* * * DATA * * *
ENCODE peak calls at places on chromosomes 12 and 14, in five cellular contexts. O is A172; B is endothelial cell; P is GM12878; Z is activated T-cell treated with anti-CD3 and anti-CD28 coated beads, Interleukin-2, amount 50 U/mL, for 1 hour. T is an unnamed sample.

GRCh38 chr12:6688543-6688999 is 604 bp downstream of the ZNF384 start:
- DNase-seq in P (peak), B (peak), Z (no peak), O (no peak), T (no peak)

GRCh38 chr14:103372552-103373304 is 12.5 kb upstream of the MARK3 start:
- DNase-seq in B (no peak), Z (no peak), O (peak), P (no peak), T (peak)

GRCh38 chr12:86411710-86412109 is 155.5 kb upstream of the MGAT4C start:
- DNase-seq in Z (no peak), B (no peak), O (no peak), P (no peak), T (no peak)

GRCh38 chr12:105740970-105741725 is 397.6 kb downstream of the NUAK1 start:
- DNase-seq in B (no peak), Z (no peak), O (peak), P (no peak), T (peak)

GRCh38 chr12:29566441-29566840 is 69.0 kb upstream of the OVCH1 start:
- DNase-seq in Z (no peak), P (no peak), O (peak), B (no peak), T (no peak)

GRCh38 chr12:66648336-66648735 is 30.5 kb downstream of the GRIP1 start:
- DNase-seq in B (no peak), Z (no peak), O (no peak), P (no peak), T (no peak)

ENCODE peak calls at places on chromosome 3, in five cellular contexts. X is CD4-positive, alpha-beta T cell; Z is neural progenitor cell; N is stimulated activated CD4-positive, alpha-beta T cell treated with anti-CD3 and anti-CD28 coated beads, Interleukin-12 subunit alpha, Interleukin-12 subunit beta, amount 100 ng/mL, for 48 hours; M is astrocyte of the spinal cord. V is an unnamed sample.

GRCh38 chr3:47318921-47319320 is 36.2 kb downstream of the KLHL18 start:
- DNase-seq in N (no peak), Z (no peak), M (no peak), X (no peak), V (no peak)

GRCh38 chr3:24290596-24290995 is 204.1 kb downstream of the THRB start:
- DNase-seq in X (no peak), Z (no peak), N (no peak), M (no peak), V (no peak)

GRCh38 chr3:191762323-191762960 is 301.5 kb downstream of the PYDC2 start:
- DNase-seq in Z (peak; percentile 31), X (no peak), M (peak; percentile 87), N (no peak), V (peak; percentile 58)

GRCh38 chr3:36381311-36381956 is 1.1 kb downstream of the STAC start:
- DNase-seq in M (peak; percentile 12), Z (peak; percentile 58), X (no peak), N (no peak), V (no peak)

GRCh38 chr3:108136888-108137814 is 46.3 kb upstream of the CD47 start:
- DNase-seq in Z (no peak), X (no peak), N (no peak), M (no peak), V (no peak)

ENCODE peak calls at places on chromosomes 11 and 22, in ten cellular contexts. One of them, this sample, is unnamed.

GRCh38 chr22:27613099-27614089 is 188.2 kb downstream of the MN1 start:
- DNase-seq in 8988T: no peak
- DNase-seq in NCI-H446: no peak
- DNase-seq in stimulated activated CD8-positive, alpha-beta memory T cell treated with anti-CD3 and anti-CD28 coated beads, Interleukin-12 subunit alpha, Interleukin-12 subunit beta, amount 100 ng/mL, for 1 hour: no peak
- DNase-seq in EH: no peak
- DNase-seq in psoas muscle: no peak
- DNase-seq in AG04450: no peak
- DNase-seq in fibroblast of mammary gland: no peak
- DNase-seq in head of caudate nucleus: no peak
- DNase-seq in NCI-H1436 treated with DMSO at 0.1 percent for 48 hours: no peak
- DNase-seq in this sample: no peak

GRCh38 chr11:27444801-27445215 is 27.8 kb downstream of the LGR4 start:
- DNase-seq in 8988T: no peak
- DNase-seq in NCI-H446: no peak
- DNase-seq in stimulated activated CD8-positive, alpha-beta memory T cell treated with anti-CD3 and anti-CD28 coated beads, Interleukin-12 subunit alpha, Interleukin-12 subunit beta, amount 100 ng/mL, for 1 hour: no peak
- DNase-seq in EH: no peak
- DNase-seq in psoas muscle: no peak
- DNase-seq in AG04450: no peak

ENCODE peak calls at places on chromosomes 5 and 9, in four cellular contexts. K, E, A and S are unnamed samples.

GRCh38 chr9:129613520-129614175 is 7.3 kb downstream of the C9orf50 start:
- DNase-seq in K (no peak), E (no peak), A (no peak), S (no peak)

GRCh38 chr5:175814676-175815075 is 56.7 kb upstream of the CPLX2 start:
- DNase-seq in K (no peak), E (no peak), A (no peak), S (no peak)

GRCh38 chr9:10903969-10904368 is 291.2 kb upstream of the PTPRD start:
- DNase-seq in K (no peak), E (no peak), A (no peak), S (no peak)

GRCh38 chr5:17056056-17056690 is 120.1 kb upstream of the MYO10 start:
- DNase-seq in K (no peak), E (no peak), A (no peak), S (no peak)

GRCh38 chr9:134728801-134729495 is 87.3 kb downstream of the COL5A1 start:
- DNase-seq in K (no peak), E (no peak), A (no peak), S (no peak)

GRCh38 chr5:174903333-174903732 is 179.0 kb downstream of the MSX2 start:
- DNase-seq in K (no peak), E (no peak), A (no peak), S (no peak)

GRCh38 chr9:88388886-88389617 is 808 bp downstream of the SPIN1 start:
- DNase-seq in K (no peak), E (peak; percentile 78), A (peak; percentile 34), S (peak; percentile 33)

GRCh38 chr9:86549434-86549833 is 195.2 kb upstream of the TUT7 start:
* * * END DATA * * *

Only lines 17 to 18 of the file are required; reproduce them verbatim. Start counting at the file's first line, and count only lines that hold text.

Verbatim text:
GRCh38 chr3:24290596-24290995 is 204.1 kb downstream of the THRB start:
- DNase-seq in X (no peak), Z (no peak), N (no peak), M (no peak), V (no peak)